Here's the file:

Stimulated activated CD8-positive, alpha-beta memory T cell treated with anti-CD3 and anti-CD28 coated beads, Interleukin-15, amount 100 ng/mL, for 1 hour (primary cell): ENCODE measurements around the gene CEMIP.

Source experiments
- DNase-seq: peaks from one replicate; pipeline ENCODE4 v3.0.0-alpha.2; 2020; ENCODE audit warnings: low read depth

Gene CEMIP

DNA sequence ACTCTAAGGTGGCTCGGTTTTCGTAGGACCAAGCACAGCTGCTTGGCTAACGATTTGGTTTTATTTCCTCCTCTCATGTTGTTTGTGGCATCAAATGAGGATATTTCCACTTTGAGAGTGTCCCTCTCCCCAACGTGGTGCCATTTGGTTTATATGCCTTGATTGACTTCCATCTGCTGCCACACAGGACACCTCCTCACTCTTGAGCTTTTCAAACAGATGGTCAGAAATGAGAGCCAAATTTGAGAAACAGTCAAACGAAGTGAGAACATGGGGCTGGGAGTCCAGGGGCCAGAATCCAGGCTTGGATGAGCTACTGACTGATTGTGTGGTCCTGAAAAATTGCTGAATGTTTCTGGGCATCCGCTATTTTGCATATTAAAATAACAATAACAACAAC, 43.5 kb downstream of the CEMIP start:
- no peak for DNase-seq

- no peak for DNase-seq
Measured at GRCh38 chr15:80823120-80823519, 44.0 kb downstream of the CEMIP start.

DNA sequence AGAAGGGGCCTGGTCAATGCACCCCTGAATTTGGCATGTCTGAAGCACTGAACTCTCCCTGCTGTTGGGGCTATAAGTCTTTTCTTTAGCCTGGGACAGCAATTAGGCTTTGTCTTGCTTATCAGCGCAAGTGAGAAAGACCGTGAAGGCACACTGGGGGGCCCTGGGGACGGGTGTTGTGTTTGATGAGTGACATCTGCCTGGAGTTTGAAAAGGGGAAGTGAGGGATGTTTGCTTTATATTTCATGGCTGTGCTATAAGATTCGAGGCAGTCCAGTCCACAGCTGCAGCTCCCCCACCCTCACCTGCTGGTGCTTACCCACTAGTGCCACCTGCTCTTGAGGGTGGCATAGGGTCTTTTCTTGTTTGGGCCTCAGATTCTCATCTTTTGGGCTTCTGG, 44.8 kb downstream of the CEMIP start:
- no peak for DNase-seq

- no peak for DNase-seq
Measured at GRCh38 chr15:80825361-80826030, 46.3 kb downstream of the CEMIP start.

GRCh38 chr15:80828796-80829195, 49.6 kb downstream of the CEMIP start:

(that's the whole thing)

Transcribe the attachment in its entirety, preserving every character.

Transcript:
Stimulated activated CD8-positive, alpha-beta memory T cell treated with anti-CD3 and anti-CD28 coated beads, Interleukin-15, amount 100 ng/mL, for 1 hour (primary cell): ENCODE measurements around the gene CEMIP.

Source experiments
- DNase-seq: peaks from one replicate; pipeline ENCODE4 v3.0.0-alpha.2; 2020; ENCODE audit warnings: low read depth

Gene CEMIP

DNA sequence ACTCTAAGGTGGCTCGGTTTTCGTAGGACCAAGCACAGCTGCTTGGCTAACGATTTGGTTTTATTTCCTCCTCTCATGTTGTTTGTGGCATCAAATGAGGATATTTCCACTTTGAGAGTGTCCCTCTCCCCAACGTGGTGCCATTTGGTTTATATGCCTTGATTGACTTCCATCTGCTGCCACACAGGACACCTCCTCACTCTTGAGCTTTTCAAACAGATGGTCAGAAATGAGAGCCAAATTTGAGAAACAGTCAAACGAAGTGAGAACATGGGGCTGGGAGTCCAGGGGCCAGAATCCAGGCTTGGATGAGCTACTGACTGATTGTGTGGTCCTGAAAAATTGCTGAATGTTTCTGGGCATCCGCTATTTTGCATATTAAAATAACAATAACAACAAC, 43.5 kb downstream of the CEMIP start:
- no peak for DNase-seq

- no peak for DNase-seq
Measured at GRCh38 chr15:80823120-80823519, 44.0 kb downstream of the CEMIP start.

DNA sequence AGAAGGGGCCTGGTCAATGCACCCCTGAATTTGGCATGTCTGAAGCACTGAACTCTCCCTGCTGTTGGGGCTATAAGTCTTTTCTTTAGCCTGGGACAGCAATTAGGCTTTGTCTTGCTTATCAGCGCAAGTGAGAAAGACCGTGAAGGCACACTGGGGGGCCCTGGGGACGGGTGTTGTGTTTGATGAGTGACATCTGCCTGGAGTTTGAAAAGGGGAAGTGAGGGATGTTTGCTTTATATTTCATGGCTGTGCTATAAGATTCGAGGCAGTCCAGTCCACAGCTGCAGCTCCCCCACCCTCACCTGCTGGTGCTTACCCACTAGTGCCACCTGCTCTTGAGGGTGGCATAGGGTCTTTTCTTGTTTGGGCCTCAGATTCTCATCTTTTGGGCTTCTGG, 44.8 kb downstream of the CEMIP start:
- no peak for DNase-seq

- no peak for DNase-seq
Measured at GRCh38 chr15:80825361-80826030, 46.3 kb downstream of the CEMIP start.

GRCh38 chr15:80828796-80829195, 49.6 kb downstream of the CEMIP start: